If you wander through Times Square through July, you will see an electronic billboard we unveiled last week—Factory Farms Are a #LoadOfCrap. That’s because factory farms produce more than just the majority of the meat, milk and eggs we consume—they breed disease, misery and pollution. In fact, every day, America’s factory farms produce enough waste to fill the Empire State Building.
It’s therefore fitting that following on the heels of this important public service announcement, we unveiled today our latest Factory Farm Map and released a companion report, Factory Farm Nation: 2015 Edition. The Factory Farm Map uses U.S. Department of Agriculture census data dating as far back as 1997 to show how factory farms are getting larger—at the expense of the public, as well as small and medium sized farmers. For instance, the total number of animals on the largest factory farms increased by 20 percent between 2002 and 2012.
It’s a trend we ignore at our own peril.
Larger factory farms are a symptom of the increasing consolidation of our nation’s food system. Rather than obtaining our food from a large variety of independent companies, most of us get our food from hungry agribusiness giants that are systematically gobbling up smaller companies. In many cases, large companies are merging with one another, creating foodopolies that control every link of the food chain. If you’re wondering why the Jolly Green Giant is so big and happy, it’s because he just ate several other companies for lunch.
The larger factory farms get, the more problems they create. Larger factory farms mean more animals crammed into disgusting, cramped quarters. To compensate for these tough conditions, industry relies on constant use of antibiotics. Overuse of antibiotics on factory farms breeds resistance to antibiotics elsewhere, meaning that these life-saving medicines are less effective when we most need them.
Factory farms also generate waste, and by that we mean crap. It’s not something to which the general public is usually privy. That’s because factory farms are usually set away from the public eye, but also because of ag gag laws that are intended to obscure the terrible conditions on factory farms. In 2012, alone, livestock on factory farms produced 369 million tons of manure—about 13 times as much as the sewage produced by the entire U.S. population. This is enough manure to fill the Dallas Cowboys stadium 133 times. Unlike sewage produced in cities, the waste on factory farms does not undergo any treatment.
With nowhere to put this waste, it’s stored in giant pits or lagoons, and then eventually spread on fields as fertilizer, often in amounts that far exceed what the land can absorb or crops need to grow. It’s also important to note that manure from these operations contains nitrogen, phosphorus and bacteria that can endanger the environment and public health. You don’t want this stuff anywhere near your drinking water, but that’s often where it ends up.
Waste from factory farms is an enormous problem, one that we cannot begin to curb through market-based approaches such as pollution trading, which should really be called “Pay-to-pollute.” These schemes don’t actually stop factory farms from polluting; they just spread waste around, even to other impaired watersheds. Factory farms concentrate too many animals – and too much waste – in one place. The only solution is to regulate factory farm pollution.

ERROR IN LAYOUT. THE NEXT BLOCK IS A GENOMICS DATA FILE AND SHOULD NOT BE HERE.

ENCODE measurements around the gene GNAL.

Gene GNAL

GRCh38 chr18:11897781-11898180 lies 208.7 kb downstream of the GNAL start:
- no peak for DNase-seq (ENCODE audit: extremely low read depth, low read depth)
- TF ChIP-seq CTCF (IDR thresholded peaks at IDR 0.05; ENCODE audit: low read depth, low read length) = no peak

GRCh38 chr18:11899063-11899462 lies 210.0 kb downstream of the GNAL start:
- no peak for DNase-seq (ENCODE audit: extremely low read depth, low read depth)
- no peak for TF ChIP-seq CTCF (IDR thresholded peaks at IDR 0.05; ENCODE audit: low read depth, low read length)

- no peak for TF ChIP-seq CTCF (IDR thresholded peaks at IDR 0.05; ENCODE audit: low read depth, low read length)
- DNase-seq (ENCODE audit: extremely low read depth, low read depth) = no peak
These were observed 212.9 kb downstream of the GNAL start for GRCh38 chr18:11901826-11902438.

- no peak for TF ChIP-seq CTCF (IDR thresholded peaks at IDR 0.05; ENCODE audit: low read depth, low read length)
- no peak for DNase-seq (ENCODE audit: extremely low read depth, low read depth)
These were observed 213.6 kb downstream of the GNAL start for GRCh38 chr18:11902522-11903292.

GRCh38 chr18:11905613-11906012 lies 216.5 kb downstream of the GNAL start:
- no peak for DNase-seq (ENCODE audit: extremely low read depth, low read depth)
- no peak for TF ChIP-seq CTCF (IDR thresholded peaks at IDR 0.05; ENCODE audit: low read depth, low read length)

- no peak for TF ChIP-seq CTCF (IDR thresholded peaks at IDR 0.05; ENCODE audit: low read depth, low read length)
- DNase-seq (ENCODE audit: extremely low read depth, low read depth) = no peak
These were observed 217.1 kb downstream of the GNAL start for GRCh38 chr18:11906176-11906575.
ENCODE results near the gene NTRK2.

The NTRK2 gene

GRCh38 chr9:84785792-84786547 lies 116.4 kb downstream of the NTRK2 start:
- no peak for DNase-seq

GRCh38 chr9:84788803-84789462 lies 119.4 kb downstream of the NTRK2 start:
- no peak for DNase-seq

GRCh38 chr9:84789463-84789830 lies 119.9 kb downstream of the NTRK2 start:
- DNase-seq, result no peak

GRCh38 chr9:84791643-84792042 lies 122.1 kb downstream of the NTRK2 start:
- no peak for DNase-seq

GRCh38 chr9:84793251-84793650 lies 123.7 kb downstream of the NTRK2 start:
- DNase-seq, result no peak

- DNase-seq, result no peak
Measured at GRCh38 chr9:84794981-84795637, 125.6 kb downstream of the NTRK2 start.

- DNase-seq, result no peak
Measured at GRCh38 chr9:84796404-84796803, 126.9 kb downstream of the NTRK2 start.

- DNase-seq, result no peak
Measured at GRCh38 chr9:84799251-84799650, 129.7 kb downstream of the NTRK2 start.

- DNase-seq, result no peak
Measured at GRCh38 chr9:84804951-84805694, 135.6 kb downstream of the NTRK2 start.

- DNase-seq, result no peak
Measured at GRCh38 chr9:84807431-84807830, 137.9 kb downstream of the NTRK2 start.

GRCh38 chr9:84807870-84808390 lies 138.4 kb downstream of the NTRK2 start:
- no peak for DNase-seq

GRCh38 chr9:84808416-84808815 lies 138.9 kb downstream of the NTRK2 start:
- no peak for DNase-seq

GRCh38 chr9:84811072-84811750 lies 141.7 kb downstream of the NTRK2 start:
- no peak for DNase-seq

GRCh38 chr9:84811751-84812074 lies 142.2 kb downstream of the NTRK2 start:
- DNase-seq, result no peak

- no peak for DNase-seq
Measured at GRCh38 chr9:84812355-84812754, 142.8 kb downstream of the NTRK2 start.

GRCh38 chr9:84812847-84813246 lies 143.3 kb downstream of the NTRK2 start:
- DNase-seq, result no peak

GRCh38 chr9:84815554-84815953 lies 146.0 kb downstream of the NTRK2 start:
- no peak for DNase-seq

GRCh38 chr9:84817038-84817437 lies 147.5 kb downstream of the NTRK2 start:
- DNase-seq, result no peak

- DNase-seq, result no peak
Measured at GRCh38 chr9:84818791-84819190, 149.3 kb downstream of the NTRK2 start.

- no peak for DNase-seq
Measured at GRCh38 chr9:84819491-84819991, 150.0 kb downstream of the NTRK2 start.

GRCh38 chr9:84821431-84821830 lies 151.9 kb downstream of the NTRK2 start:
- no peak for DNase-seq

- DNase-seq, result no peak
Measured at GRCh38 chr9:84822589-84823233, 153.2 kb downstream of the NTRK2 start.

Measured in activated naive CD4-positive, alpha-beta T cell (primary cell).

I could go on for days about factory farms, and how they’re both indicative of, and caused by a corporate foodopoly run amok. But instead I’ll leave you to read our report and to explore our map. Click over to www.factoryfarmmap.org to take a look at factory farms in your area and how they affect you and your community. And don’t forget to join the conversation on social media—tell us why you oppose factory farms using the hashtag #LoadOfCrap.
Earlier this month, the Los Angeles Times published Water Defense’s results of testing it has conducted on recycled oil field wastewater used to irrigate crops in California. Over a two-year time period Water Defense’s Chief Scientist, Scott Smith, collected samples from treated water sold to the Cawelo Water District. The results? The water contained powerful industrial solvents toxic to humans—higher than he’d seen previously at oil spill sites. Industry officials and the water district told the Times they think the water is safe for crops, citing that they are complying with testing requirements.
In a video released today, Scott takes us to the meeting point of the freshwater and the recycled water for irrigation. Scott told us the tar balls and oil slicked water he saw were just like what he witnessed from the Gulf oil spill. We talked to him about how this practice has been monitored, and what this news means for advocates for our food and water.
Darcey Rakestraw: You’re obviously passionate about exposing water contamination from the oil industry. Can you tell us a little bit about how you got involved in this work?
Scott Smith: The world is running out of clean water and we must educate millions of people quickly if we are to protect our water resources for future generations. I am passionate about diagnosing water contamination problems and solving them with environmentally responsible solutions. The real problem in California and many other states stems from elected officials and regulators not serving the best interests of the people they represent, allowing the oil industry to pollute while refusing to adequately test the water or enforce proper testing.